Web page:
Evidence & Policy A Journal of Research Debate and Practice 01/2015; 11(1). DOI:10.1332/174426414X14042146202920
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    ABSTRACT: This article investigates the role of locally based research and development units (R&Ds) focusing on health and social services. Nearly 300 local R&Ds are funded by the Swedish government with the intention to facilitate knowledge transfer and development of high quality and effective health and social care organisations. Based on analyses of archival data on aims, activities and outputs of R&Ds focusing on care for older people the authors argue that local R&Ds have potentials to act as knowledge brokers, change agents and researchers, but these overlapping roles need clarified strategies and enactment of a variety of skills.
    Evidence & Policy A Journal of Research Debate and Practice 01/2015; 11(1):57-80. DOI:10.1332/174426514X14098428292539
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    ABSTRACT: This article explores the perceived value of public health research and the types of research considered useful in Ghana. Sixty-nine decision makers, researchers and stakeholders were interviewed. A broad range of research was highly valued. Two traits were important: an applied, relevant topic and quickly produced findings. Interviewees valued research which explored implementation issues or identified and increased understanding of health problems. Effectiveness research often lacked these traits and was not generally considered as important because it was implicitly assumed that as long as interventions (that were based on a good understanding of the situation) were implemented well, they would be effective.
    Evidence & Policy A Journal of Research Debate and Practice 01/2015; 11(1):19-33. DOI:10.1332/174426514X13990430410723
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    ABSTRACT: Researchers are increasingly being asked to demonstrate the impact of their research on policy. Unfortunately, evidence on what works is scarce because it is rarely reported and evaluated. This paper describes a programme of facilitated engagement between knowledge producers and users on topics of joint research and policy interest, and validates a six-item evaluation instrument. Our results confirm a simple instrument can be used to assess the effectiveness and relevance of presentations and to gauge the users’ receptivity to research. The success of our knowledge mobilisation strategy relies upon a favourable alignment of the social, political and economic contexts.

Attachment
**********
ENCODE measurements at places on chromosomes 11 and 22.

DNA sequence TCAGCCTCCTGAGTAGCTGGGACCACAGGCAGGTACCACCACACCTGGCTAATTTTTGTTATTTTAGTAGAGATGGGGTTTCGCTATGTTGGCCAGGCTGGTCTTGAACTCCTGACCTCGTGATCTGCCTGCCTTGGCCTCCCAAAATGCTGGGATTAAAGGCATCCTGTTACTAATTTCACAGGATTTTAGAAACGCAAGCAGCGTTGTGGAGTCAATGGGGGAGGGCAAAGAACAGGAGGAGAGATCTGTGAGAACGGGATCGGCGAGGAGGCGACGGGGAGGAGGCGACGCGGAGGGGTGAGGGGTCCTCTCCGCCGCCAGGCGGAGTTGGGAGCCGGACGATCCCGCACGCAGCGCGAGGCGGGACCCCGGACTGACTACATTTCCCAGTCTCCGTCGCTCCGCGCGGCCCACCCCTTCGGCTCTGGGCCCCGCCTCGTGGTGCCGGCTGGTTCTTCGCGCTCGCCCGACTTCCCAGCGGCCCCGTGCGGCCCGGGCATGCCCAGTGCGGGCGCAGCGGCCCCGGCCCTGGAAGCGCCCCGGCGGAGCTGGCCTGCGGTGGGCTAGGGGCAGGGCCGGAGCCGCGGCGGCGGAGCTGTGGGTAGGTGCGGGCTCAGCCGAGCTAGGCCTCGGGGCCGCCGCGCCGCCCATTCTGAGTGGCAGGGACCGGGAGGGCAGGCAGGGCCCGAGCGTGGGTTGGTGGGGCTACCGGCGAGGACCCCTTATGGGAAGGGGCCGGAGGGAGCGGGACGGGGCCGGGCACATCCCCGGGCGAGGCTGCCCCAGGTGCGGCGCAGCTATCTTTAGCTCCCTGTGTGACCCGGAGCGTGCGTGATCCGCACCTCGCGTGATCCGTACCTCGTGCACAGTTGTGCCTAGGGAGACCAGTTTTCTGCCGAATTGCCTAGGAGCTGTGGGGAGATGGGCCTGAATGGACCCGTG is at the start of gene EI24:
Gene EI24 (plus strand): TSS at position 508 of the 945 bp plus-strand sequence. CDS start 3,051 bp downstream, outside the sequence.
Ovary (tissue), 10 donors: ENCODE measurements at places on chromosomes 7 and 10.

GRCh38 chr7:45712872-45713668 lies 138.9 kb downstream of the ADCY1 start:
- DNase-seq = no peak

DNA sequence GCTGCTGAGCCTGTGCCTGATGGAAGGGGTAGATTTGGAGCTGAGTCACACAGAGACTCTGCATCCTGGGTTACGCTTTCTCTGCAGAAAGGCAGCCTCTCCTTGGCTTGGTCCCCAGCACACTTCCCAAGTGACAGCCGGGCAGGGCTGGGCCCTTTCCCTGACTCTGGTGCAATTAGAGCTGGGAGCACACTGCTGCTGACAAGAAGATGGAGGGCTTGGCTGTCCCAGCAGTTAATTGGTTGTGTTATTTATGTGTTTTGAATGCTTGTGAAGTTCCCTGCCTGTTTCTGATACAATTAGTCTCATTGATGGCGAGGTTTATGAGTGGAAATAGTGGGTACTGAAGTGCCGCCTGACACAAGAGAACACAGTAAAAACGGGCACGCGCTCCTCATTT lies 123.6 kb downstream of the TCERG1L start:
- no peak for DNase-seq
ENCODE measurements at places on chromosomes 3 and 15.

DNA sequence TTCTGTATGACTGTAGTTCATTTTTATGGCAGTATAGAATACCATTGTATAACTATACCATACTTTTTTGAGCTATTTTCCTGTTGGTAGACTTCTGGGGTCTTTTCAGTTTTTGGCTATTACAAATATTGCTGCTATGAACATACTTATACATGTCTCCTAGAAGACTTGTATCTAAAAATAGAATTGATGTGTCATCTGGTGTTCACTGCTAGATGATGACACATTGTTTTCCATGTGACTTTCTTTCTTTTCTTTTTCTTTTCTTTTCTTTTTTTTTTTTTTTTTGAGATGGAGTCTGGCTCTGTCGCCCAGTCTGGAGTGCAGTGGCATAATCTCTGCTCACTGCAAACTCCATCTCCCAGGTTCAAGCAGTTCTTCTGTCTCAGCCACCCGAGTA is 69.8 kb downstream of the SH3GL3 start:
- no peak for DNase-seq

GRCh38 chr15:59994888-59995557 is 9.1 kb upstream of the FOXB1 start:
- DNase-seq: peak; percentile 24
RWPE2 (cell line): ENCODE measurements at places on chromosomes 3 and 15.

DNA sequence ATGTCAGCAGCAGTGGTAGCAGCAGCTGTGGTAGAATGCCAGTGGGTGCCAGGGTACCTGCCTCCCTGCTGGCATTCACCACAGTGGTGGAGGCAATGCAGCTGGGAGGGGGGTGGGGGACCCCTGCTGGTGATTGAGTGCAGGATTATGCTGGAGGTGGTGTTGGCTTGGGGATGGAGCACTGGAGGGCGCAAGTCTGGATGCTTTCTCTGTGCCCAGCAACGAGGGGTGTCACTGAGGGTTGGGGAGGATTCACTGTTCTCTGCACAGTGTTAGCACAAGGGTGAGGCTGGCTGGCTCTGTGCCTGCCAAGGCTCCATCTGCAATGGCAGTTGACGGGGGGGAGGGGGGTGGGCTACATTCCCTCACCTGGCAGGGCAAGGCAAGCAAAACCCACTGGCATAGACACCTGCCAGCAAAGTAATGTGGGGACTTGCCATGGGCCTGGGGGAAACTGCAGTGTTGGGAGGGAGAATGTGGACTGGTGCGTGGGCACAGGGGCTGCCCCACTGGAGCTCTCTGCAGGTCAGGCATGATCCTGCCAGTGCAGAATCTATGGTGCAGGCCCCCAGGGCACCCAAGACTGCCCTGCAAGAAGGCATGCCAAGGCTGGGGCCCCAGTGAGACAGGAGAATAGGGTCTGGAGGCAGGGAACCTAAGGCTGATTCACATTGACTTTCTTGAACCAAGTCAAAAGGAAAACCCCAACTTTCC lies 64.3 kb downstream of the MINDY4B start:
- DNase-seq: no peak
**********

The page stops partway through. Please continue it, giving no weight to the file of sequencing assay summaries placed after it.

Evidence & Policy A Journal of Research Debate and Practice 11/2014;
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    ABSTRACT: This paper describes the collaborative application of three theoretical models for supporting service planning (Hunter, 2006), programme planning (Chorpita et al, 2005a), and implementation (Meyers et al, 2012) to develop and implement a Resilience Practice Framework (RPF). Specifically, we (1) describe a theory of change framework (Hunter, 2006) to clarify the target for intervention and outcomes to be achieved; (2) describe a common elements approach (Chorpita et al, 2005a) to select evidence-informed practices; (3) describe the application of the Quality Implementation Framework (QIF) (Meyers et al, 2012) to implement an RPF; and lastly (4) present preliminary findings for early implementation efforts and future directions.
    Evidence & Policy A Journal of Research Debate and Practice 11/2014; 10(4). DOI:10.1332/174426414X14144212688862
  • Evidence & Policy A Journal of Research Debate and Practice 11/2014; 10(4). DOI:10.1332/174426414X14144204801909
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    ABSTRACT: The article describes and analyses some preliminary working methods for user involvement in child welfare. The models are based on the results of a national project in Sweden where children and young people have been involved as informants. How experiences and viewpoints from children and young people can be a source of knowledge in child welfare organisations is one of the main questions. The performance and the results of the project are analysed in relation to a theoretical macro-oriented model created to illustrate the need for different kinds of knowledge in supporting the implementation of an evidence-based practice.
    Evidence & Policy A Journal of Research Debate and Practice 11/2014; 10(4). DOI:10.1332/174426414X14144219467266
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    ABSTRACT: The drive for sector-led improvement within children's services has a more prominent place in improving outcomes for children and young people than ever before. Concurrently, the imperative to access and utilise evidence to inform practice has become increasingly important, enabling scarce resources to be allocated according to 'what works'. This paper examines features of the current model of sector-led improvement and evidence-informed practice, demonstrating that there is an undeniable congruence between the two. The role of intermediary organisations is considered. The paper concludes that sector-led improvement cannot be effectively achieved without an underpinning understanding of, and access to, robust evidence.
    Evidence & Policy A Journal of Research Debate and Practice 11/2014; 10(4). DOI:10.1332/174426414X14144210266583